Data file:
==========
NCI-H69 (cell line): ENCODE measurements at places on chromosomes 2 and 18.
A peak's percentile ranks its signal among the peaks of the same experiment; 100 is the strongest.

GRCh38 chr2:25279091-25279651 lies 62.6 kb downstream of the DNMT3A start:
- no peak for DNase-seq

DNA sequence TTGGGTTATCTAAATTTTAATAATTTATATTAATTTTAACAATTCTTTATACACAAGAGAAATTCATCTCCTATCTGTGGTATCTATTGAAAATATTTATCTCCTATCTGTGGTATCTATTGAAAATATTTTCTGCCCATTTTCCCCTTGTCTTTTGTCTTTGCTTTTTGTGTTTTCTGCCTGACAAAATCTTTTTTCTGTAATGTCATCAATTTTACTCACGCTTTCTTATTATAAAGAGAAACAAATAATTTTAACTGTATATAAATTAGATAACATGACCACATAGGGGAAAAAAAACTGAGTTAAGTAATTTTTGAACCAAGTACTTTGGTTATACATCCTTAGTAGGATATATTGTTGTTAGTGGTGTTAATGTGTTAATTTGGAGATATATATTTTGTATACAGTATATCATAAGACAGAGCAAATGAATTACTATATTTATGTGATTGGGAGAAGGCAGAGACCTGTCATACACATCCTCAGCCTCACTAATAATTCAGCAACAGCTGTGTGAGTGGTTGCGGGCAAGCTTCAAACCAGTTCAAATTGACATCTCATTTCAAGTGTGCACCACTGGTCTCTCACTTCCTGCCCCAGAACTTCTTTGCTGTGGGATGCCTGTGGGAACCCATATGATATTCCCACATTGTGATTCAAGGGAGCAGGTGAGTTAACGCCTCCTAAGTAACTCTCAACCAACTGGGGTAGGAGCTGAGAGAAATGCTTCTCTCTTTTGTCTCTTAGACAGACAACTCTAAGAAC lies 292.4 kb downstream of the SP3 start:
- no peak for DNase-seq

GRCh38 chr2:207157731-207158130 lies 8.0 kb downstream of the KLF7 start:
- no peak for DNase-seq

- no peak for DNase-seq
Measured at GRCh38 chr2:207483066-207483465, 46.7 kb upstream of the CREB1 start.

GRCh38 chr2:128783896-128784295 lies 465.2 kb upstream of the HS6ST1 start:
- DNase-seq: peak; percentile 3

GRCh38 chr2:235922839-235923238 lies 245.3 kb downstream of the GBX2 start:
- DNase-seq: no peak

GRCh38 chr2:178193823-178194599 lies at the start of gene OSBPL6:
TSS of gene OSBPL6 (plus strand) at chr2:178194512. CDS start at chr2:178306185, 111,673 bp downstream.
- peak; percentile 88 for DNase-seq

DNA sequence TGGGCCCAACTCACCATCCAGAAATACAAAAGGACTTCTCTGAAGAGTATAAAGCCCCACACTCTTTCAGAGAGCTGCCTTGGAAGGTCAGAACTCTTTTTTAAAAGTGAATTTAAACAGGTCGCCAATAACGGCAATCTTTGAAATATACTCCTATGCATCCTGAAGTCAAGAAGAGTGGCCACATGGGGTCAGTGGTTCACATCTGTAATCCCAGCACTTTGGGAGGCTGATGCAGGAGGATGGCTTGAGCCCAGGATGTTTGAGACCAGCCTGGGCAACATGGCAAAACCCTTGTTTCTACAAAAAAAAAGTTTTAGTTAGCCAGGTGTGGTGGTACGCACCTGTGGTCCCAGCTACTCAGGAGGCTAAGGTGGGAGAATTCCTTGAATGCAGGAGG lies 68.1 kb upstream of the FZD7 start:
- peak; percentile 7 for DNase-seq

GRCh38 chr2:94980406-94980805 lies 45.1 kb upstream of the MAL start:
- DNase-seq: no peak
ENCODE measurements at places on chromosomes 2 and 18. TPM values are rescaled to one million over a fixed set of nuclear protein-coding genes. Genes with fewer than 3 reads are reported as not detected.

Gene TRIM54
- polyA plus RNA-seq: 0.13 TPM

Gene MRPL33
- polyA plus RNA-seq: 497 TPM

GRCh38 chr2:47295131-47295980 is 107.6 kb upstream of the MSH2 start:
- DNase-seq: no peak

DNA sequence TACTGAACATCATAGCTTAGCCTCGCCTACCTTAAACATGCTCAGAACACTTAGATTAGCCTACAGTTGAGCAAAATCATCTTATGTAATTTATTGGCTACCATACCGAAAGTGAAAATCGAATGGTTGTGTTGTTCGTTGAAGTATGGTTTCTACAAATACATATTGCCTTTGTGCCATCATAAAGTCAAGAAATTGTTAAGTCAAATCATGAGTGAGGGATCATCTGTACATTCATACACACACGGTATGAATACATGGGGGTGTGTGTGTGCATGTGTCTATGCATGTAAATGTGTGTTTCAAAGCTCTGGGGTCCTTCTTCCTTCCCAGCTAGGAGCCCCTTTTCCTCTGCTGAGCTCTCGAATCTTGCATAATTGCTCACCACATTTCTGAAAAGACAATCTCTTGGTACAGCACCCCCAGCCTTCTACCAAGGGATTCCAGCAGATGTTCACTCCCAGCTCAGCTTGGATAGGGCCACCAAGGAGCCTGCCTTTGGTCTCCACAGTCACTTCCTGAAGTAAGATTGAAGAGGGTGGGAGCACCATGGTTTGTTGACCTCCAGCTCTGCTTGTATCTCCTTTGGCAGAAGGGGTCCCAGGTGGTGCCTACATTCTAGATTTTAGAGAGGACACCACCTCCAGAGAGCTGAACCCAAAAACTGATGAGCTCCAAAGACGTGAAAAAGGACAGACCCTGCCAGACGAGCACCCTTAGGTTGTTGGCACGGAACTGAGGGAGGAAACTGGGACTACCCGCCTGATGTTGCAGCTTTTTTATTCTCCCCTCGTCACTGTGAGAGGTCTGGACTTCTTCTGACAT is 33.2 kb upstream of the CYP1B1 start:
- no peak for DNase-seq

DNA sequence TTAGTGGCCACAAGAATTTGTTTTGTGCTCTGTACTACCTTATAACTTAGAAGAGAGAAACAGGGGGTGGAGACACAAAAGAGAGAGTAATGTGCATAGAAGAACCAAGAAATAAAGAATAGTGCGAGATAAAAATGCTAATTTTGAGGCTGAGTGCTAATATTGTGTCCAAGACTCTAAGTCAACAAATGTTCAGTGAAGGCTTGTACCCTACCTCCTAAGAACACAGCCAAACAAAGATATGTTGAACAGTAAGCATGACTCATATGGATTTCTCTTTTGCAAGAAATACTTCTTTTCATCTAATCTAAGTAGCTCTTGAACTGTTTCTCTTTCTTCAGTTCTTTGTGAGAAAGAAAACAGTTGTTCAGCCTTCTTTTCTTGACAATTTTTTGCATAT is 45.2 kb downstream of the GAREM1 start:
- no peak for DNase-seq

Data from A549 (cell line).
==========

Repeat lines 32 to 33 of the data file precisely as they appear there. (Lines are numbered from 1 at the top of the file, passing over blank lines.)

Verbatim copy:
- no peak for DNase-seq

Data from A549 (cell line).